4.OA.A Use the four operations with whole numbers to solve problems.
4.OA.A.1 Interpret a multiplication equation as a comparison (e.g., interpret 35 = 5 x 7 as a statement that 35 is 5 times as many as 7 and 7 times as many as 5). Represent verbal statements of multiplicative comparisons as multiplication equations.
4.OA.A.3 Solve multi-step contextual problems posed with whole numbers and having whole-number answers using the four operations, including problems in which remainders must be interpreted. Represent these problems using equations with a letter standing for the unknown quantity. Assess the reasonableness of answers using mental computation and estimation strategies including rounding.
4.OA.B Gain familiarity with factors and multiples.
4.OA.B.4 Find all factor pairs for a whole number in the range 1–100. Recognize that a whole number is a multiple of each of its factors. Determine whether a given whole number in the range 1–100 is a multiple of a given one-digit number. Determine whether a given whole number in the range 1–100 is prime or composite.
4.NBT.A.2 Read and write multi-digit whole numbers (less than or equal to 1,000,000) using standard form, word form, and expanded form (e.g. the expanded form of 4256 is written as 4 x 1000 + 2 x 100 + 5 x 10 + 6 x 1). Compare two multidigit numbers based on meanings of the digits in each place and use the symbols >, =, and < to show the relationship.
4.NBT.B.5 Multiply a whole number of up to four digits by a one-digit whole number and multiply two two-digit numbers, using strategies based on place value and the properties of operations. Illustrate and explain the calculation by using equations, rectangular arrays, and/or area models.
4.NBT.B.6 Find whole-number quotients and remainders with up to four-digit dividends and one-digit divisors, using strategies based on place value, the properties of operations, and/or the relationship between multiplication and division. Illustrate and explain the calculation by using equations, rectangular arrays, and/or area models.
4.NF.A Extend understanding of fraction equivalence and comparison.
4.NF.A.1 Explain why a fraction a/b is equivalent to a fraction (a x n/(b x n) or (a ÷ n)/(b ÷ n) by using visual fraction models, with attention to how the number and size of the parts differ even though the two fractions themselves are the same size. Use this principle to recognize and generate equivalent fractions.
4.NF.A.2 Compare two fractions with different numerators and different denominators by creating common denominators or common numerators or by comparing to a benchmark fraction such as 1/2. Recognize that comparisons are valid only when the two fractions refer to the same whole. Use the symbols >, =, or < to show the relationship and justify the conclusions.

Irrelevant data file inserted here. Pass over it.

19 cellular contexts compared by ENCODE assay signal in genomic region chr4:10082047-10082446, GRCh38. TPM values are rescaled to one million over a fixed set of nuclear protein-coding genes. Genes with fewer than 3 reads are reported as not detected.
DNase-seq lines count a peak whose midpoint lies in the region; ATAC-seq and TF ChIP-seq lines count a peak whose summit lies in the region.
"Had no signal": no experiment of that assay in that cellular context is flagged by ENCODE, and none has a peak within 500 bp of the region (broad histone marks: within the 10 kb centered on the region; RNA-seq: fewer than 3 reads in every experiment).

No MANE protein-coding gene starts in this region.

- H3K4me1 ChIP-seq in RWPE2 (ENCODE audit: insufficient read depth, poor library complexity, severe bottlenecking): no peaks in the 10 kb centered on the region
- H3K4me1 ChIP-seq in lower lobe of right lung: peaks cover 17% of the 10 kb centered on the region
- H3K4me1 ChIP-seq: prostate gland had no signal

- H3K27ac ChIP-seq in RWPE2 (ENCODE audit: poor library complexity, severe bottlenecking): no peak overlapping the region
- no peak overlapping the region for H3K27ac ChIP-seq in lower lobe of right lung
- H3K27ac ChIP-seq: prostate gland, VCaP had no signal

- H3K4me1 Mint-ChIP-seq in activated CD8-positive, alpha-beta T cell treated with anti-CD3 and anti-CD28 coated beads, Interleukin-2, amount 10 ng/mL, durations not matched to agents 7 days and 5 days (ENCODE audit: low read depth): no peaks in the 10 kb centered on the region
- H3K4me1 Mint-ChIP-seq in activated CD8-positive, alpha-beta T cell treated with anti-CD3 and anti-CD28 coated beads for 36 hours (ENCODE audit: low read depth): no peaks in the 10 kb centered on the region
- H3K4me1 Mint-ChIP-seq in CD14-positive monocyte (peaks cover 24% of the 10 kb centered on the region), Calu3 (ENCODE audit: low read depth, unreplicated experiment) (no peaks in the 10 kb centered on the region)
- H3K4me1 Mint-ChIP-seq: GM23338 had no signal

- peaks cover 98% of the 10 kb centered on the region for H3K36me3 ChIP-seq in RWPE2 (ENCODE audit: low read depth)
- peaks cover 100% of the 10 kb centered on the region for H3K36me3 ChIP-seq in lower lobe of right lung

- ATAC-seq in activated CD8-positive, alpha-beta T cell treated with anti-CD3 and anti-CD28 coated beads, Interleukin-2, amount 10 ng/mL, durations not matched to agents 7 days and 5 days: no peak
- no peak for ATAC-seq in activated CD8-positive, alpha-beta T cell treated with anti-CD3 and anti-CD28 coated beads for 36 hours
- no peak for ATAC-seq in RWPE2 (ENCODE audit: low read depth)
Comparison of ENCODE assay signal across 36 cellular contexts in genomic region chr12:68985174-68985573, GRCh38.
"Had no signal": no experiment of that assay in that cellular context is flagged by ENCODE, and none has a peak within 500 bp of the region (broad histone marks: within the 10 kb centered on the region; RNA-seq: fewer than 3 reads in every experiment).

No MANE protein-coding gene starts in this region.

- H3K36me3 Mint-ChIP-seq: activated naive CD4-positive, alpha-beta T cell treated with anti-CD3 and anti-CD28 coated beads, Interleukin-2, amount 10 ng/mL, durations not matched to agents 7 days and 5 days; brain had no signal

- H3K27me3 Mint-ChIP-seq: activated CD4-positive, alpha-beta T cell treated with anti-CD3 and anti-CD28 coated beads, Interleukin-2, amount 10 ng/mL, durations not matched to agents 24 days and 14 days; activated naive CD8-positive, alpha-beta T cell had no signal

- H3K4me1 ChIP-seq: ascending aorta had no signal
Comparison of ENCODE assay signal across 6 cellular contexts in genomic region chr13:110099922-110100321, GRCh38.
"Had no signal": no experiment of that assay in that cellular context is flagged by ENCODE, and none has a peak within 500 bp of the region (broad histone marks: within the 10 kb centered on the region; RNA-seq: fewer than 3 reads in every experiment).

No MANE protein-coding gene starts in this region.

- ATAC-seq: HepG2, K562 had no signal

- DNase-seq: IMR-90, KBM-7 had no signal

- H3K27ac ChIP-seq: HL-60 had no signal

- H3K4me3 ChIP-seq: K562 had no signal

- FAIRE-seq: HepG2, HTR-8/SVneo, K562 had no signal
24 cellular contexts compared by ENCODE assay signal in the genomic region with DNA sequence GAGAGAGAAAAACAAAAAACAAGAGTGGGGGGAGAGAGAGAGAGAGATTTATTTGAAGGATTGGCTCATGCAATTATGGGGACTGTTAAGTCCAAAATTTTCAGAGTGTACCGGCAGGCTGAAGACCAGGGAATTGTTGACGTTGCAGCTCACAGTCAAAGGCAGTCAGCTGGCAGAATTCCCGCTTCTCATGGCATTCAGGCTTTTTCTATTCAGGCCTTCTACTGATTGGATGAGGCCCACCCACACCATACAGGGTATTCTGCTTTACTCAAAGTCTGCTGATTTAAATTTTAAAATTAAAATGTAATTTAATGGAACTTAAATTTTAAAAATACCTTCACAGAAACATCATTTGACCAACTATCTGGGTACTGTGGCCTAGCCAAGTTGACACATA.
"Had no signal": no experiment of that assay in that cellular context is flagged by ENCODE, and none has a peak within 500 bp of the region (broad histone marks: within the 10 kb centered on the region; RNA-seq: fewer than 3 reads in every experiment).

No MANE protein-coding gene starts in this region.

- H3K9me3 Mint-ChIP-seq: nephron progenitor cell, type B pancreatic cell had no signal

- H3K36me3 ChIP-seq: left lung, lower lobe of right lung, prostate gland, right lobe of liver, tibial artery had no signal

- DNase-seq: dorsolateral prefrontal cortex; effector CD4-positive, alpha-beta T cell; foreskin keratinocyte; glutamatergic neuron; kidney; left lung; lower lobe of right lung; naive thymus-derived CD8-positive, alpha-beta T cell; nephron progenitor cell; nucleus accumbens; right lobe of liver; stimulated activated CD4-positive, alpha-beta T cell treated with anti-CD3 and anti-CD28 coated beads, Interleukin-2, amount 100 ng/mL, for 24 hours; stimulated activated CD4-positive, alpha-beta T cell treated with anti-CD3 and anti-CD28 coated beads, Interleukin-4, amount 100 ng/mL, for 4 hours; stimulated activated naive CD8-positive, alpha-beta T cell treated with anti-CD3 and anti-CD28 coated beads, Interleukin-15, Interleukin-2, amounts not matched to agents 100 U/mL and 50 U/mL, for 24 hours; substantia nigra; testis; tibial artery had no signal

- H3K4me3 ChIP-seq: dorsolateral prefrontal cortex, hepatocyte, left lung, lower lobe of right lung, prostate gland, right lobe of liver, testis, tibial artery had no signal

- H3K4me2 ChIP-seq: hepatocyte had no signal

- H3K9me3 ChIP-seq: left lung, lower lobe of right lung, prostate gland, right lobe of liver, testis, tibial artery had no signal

4.NF.B.3.b Decompose a fraction into a sum of fractions with the same denominator in more than one way (e.g., 3/8 = 1/8 + 1/8 + 1/8; 3/8 = 1/8 + 2/8; 2 1/8 = 1 + 1 + 1/8 = 8/8 + 8/8 + 1/8), recording each decomposition by an equation. Justify decompositions by using a visual fraction model.
4.NF.B.3.c Add and subtract mixed numbers with like denominators by replacing each mixed number with an equivalent fraction and/or by using properties of operations and the relationship between addition and subtraction.
4.NF.C.7 Compare two decimals to hundredths by reasoning about their size. Recognize that comparisons are valid only when the two decimals refer to the same whole. Use the symbols >, =, or < to show the relationship and justify the conclusions.
4.MD.A Estimate and solve problems involving measurement.
4.MD.A.1 Measure and estimate to determine relative sizes of measurement units within a single system of measurement involving length, liquid volume, and mass/weight of objects using customary and metric units.
4.MD.B.4 Make a line plot to display a data set of measurements in fractions of a unit (1/2, 1/4, 1/8). Use operations on fractions for this grade to solve problems involving information presented in line plots.
4.MD.C Geometric measurement: understand concepts of angle and measure angles.
4.MD.C.5 Recognize angles as geometric shapes that are formed wherever two rays share a common endpoint, and understand concepts of angle measurement.
4.MD.C.5.a Understand that an angle is measured with reference to a circle with its center at the common endpoint of the rays, by considering the fraction of the circular arc between the points where the two rays intersect the circle.
4.MD.C.5.b Understand that an angle that turns through 1/360 of a circle is called a "one-degree angle," and can be used to measure angles. An angle that turns through n one-degree angles is said to have an angle measure of n degrees and represents a fractional portion of the circle.
4.MD.C.7 Recognize angle measure as additive. When an angle is decomposed into non-overlapping parts, the angle measure of the whole is the sum of the angle measures of the parts. Solve addition and subtraction problems to find unknown angles on a diagram in real-world and mathematical problems (e.g., by using an equation with a symbol for the unknown angle measure).
4.G.A.2 Classify two-dimensional figures based on the presence or absence of parallel or perpendicular lines or the presence or absence of angles of a specified size. Recognize right triangles as a category and identify right triangles.